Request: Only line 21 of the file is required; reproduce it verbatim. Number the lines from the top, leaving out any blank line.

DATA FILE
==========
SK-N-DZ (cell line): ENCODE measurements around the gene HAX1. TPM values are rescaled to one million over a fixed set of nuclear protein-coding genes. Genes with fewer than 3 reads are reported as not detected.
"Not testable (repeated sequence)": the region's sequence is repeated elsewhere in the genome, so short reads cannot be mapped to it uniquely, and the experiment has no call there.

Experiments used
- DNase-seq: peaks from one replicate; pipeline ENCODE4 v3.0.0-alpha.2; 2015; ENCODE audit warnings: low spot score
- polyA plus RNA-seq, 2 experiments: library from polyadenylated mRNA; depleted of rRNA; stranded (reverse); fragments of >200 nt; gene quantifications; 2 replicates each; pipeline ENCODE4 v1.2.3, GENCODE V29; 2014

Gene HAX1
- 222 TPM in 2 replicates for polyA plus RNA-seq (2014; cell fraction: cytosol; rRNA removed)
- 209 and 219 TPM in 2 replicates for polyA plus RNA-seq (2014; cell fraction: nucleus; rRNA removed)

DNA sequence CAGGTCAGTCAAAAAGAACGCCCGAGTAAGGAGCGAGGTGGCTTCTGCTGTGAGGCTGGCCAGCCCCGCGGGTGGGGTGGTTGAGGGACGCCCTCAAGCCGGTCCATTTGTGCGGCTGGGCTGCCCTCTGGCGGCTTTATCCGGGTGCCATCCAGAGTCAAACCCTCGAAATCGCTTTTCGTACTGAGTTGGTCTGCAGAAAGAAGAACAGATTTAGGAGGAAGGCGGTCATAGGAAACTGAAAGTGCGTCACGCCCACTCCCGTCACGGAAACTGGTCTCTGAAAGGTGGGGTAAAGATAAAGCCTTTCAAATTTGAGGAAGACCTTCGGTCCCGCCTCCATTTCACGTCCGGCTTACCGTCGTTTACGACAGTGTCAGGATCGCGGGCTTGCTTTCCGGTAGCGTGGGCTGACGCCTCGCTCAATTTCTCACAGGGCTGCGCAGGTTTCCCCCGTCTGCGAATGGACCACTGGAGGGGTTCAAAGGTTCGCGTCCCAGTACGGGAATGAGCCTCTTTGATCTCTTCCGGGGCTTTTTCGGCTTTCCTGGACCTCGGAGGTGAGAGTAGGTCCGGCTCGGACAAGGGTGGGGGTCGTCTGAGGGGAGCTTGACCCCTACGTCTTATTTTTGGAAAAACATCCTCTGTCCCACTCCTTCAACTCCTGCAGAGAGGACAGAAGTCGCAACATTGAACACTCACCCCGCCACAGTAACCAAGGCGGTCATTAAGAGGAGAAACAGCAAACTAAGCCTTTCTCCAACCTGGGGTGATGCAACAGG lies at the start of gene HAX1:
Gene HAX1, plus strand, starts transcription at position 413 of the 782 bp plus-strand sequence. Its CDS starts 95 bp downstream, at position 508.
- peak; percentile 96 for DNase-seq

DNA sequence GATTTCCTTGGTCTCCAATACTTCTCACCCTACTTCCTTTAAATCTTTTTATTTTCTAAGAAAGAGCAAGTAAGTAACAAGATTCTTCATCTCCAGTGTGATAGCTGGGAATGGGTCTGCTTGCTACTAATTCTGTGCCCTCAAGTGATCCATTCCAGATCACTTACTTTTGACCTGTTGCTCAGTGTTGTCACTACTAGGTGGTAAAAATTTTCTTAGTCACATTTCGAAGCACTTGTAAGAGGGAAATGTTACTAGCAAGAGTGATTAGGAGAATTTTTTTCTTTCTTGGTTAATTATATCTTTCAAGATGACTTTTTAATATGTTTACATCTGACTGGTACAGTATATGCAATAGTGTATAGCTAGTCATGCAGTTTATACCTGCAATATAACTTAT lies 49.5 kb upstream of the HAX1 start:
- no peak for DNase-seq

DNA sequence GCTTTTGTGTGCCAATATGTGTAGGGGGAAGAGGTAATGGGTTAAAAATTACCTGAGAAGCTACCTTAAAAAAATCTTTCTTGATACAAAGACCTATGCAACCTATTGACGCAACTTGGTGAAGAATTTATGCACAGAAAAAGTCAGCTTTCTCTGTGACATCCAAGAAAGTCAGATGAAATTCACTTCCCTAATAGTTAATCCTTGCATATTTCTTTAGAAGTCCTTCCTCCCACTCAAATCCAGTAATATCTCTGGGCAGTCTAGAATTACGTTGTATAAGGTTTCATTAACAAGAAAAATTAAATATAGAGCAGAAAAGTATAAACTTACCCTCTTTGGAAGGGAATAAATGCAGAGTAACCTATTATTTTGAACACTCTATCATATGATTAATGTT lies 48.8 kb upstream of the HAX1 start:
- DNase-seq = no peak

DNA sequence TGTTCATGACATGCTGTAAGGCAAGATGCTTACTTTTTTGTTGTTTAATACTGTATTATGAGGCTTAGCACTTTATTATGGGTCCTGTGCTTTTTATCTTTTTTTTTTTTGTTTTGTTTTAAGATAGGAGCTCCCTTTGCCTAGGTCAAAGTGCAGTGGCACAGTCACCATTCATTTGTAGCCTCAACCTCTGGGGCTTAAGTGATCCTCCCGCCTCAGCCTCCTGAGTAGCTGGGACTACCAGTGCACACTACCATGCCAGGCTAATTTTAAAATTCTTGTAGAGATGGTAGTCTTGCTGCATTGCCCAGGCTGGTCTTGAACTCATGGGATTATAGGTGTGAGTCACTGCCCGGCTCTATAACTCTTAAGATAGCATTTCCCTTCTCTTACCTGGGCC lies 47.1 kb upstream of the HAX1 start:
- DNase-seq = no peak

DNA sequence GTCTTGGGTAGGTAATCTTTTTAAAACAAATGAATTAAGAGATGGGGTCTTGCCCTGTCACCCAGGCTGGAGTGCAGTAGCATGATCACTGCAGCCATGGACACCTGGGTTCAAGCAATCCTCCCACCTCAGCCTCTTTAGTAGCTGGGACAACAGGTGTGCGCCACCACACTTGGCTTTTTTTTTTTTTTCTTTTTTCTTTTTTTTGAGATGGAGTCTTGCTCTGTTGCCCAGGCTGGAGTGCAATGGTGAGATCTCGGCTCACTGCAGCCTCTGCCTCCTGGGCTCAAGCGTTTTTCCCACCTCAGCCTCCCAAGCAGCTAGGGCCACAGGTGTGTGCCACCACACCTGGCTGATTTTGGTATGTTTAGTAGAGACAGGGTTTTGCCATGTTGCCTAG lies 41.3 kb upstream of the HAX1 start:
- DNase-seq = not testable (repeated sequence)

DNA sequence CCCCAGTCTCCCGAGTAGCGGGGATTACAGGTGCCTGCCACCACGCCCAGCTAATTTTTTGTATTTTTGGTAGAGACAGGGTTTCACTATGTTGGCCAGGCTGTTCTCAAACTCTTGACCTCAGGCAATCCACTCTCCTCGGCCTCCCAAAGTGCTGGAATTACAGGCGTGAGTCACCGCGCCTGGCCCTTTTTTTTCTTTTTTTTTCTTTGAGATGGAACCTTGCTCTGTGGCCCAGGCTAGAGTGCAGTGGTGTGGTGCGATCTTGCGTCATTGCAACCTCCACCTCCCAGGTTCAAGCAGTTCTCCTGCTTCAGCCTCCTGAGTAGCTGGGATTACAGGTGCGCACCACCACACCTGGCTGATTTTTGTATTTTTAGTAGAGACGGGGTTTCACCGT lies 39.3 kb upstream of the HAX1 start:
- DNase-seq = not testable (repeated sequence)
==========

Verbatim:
- DNase-seq = not testable (repeated sequence)